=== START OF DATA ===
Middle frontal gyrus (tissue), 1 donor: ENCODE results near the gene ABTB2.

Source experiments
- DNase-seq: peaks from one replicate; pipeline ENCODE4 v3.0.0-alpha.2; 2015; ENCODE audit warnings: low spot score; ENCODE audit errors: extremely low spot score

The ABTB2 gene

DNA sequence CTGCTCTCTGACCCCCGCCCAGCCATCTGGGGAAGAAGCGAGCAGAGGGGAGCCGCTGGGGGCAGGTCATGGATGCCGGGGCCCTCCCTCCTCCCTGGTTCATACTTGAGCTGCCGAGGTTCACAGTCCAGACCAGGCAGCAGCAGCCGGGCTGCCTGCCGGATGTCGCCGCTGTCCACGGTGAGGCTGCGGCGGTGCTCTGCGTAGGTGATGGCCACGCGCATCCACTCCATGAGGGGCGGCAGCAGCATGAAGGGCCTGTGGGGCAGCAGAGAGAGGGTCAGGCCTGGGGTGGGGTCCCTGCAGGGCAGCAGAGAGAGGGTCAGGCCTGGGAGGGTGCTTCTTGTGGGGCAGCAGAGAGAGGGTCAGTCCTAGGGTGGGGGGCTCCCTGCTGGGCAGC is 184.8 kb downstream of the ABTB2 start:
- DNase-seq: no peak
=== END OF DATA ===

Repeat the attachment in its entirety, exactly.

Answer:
Middle frontal gyrus (tissue), 1 donor: ENCODE results near the gene ABTB2.

Source experiments
- DNase-seq: peaks from one replicate; pipeline ENCODE4 v3.0.0-alpha.2; 2015; ENCODE audit warnings: low spot score; ENCODE audit errors: extremely low spot score

The ABTB2 gene

DNA sequence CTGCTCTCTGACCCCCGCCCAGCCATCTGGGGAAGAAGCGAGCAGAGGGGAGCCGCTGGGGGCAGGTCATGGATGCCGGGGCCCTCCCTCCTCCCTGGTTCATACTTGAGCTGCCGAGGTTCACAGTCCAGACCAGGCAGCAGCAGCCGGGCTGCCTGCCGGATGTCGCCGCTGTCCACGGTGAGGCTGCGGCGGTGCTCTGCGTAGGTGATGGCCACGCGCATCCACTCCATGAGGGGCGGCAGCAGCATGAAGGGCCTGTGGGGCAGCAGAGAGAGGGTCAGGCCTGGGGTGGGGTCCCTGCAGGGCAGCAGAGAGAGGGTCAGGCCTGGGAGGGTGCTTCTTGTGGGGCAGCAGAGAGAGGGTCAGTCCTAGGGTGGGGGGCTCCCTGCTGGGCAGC is 184.8 kb downstream of the ABTB2 start:
- DNase-seq: no peak